The presence of British and Ameri
can forces on the Italian front, togcthet
with the overwhelming defeat of the re
cent Austrian drive, has given the Ital
ian military officials the greatest con
fidence in their ability to withstand
any A ust re-German blow that mat fall.
In Albania, th" present drive of the
French and Italians has given them a
cui'ife of position that will be a great
handicap to tic enemy. It is doubted
that very strong German forces can be
spared from other fronts for this tuea
ter, and transportation problems would
(Continued on page two)'
Germans Compelled To Give
' Ground In Every Hard '
Contested Action
General Foch Shows Ability
As Mary Strategist
Daring Operations
By Lowell Mellett
(I'nited Press staff correspondent)
With the French Armies in the
Field, July 23. (Night) Another day
of hard fighting has gone well with
the allies. Although at one point they
threw back he advancing Americans
temporarily, the Oermans were com
pelled to give ground in many places,
the most important of which" were in
the regions of Soissons and Rheima
the two points at which they are mak
ing their most frantic resistance.
Near Soissons, the euemv felt the
piuch of the 'Franco-American shears.
Near Rheims, the Franco-British shears
jabbed its point in a little farther, add
in gto tho danger of tho German army
in the pocket below.
The Germans slight success resulted
from a heavy counter attack, which
ousted the Americans from Epieds.
But the Americans later gained the
town and advanced a bit farther.
The object of the Germans in thow
ing in strong forces here is not certain
but it is believed to be necessary to
protect the slow process of withdrawal
of supplies and troops from the. pocket.
Aviators a- Active -
Incidentally today's reports showed
that all munition depot fires aro not
the result of their destruction by the
Germans but allied aviators and .long
(Continued on page three)
1 Y T J T T T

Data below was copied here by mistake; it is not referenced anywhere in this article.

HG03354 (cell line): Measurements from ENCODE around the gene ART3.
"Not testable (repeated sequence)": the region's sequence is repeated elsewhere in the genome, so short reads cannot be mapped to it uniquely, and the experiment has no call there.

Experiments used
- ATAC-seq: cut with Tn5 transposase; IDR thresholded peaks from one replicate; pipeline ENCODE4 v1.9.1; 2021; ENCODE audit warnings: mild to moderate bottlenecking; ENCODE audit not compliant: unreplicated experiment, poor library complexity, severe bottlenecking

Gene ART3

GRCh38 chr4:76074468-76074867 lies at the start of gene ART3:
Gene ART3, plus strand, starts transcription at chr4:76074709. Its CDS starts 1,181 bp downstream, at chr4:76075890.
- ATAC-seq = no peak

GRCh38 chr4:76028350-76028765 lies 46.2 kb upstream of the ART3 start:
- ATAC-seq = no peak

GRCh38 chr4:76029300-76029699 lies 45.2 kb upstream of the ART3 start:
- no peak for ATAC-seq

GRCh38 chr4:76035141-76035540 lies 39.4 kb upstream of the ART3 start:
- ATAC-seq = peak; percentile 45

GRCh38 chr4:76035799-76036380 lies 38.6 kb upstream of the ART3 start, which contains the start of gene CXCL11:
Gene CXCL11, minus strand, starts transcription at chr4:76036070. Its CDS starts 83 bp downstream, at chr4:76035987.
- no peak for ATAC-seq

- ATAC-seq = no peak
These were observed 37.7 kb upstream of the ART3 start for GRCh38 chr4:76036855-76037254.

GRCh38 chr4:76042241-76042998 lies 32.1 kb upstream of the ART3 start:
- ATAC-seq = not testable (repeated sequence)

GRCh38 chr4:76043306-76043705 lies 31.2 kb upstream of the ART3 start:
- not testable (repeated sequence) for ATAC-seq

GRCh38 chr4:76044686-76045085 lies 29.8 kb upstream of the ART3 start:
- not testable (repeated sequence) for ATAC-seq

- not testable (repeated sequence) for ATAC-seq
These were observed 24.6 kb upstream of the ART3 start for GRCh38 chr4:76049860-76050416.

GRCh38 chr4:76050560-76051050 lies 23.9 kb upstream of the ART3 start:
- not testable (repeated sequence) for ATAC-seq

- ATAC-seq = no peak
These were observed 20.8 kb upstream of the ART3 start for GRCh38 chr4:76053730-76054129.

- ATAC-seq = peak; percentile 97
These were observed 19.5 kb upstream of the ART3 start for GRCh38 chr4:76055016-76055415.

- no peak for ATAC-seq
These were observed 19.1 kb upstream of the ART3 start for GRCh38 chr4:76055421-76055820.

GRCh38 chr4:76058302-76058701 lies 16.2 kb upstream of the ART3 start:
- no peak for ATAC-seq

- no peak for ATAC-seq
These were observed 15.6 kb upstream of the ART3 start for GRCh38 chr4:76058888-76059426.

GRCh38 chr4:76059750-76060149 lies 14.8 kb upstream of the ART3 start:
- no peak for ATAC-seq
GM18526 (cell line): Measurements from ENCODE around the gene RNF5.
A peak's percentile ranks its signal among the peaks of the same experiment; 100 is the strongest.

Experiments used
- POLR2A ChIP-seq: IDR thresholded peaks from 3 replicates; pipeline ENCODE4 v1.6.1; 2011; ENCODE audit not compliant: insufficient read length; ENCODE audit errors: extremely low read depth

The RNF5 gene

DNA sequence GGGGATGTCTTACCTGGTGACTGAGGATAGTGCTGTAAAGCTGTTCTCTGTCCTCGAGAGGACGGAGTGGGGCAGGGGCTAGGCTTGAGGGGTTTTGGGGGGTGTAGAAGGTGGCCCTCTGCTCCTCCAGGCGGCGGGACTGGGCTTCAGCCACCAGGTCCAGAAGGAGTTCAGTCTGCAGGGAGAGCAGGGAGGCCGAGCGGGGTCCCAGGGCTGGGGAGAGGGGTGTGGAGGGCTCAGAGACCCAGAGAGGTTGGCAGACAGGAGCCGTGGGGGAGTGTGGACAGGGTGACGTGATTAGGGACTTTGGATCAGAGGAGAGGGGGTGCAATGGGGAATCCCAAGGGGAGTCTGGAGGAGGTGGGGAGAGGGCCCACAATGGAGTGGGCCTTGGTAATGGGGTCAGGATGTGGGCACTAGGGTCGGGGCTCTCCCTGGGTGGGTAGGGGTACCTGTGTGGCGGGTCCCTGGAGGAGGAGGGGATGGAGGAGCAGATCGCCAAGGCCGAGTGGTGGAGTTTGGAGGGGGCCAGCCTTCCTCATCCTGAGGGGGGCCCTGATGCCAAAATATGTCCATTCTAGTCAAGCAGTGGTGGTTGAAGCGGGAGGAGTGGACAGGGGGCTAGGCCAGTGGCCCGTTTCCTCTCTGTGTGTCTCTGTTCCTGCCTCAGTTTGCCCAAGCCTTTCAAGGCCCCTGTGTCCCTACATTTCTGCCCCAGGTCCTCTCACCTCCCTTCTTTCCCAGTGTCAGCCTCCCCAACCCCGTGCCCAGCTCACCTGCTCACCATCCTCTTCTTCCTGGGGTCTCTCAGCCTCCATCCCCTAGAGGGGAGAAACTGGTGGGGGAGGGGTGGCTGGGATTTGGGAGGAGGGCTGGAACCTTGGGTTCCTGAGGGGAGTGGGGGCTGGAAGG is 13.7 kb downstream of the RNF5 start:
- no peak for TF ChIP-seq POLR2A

Mrs. Tilford Moots
same plow she went
s still usin' til
t' houseloeepin'
with. Another funny thing about th'
war is that th' feller that used t' look
fer a position now looks fer a job.
Allied Offensive Forced Ger
mans To Use Fifteen Re-
serve Divisions
Washington, July24 The allicl ad
vance south of fsoissions has been prac
ti"iillv "steadied" the last two days,
Chief of Staff March stated today.
j YhU was duo apparently to tho in-Mireti'-n
f iiftccn fresh German divt
sione into th.i .'truggle.
Xttiii; an anvance of from 6ne and
'a half to two miles on the east f!diik
'of the i.iirnc-Hi.cims salient, March ad-'d-d:
j ".V'ong th.. M.'ine .itself the Ai.icr,
cans and Ff ndi have crossed the riven
at a u mber of points and now bold I
village) ti the north of the Marne.
' Ke-ipoiise f the Germans to the j
counter ofl'eisive of Foch was to throw
in at i.isnns ;.nd south of it, a large'
number of r u'.e divisions which hoi
Despite Desperate Resistance, However, Americans Ad
vance Steadily Wiping Out Troops Opposed to Them
Yankee Boys Now Fishing in Mame, Lately Held by
Boche ForcesGround Retaken Covered with Battle
Wreckage and Dead Germans.
By Fred S. Ferguson.
(United Press Staff Correspondent.)
With the American Armfes In France,
July 24. (8.50 p. ui. Dcspito o.'dirs to
hold to the death, the Crown Prince's
rear guard is being forced to give way
before tho? allied attack along practical
ly the whole front.
Prisoners declare the units of the tear
guard were ordered to Remain at their
posts and hold off the Americans to the
last. Before the violence of the Ameri
can assault they are U.'ing wiped out or
taken prisoners.
The advance is proceeding cautiously
at all points, however, owing to the
great of German reinforcements and
their increasing resistance. On many
sectors the battlo occasionally loses all
resemblance to a rear guard action and!
appears as though the Germuns intended
to make a permanent stand. . N.3W Ger
man reserve 'divisions are being constan
tly identified.
The bitterest fighting is proceeding
noTth or Jaulgonne, where the Ameri
cans arevt'ulniging thoir bridgehead.
Americans aro pressing northward
along the main road from Chateau
Thierry to Foro-En-Tardenois, in th.?
region of Epids (four miles northeast of
Chateau-Thierry), harrying tho enemy i
retirement toward Fere-En-Tardenois,
on.i of their principal communication j
centers. In this region our forces cap
tured Marie farm, an important strate
gic point.
Coming through a certain woods, an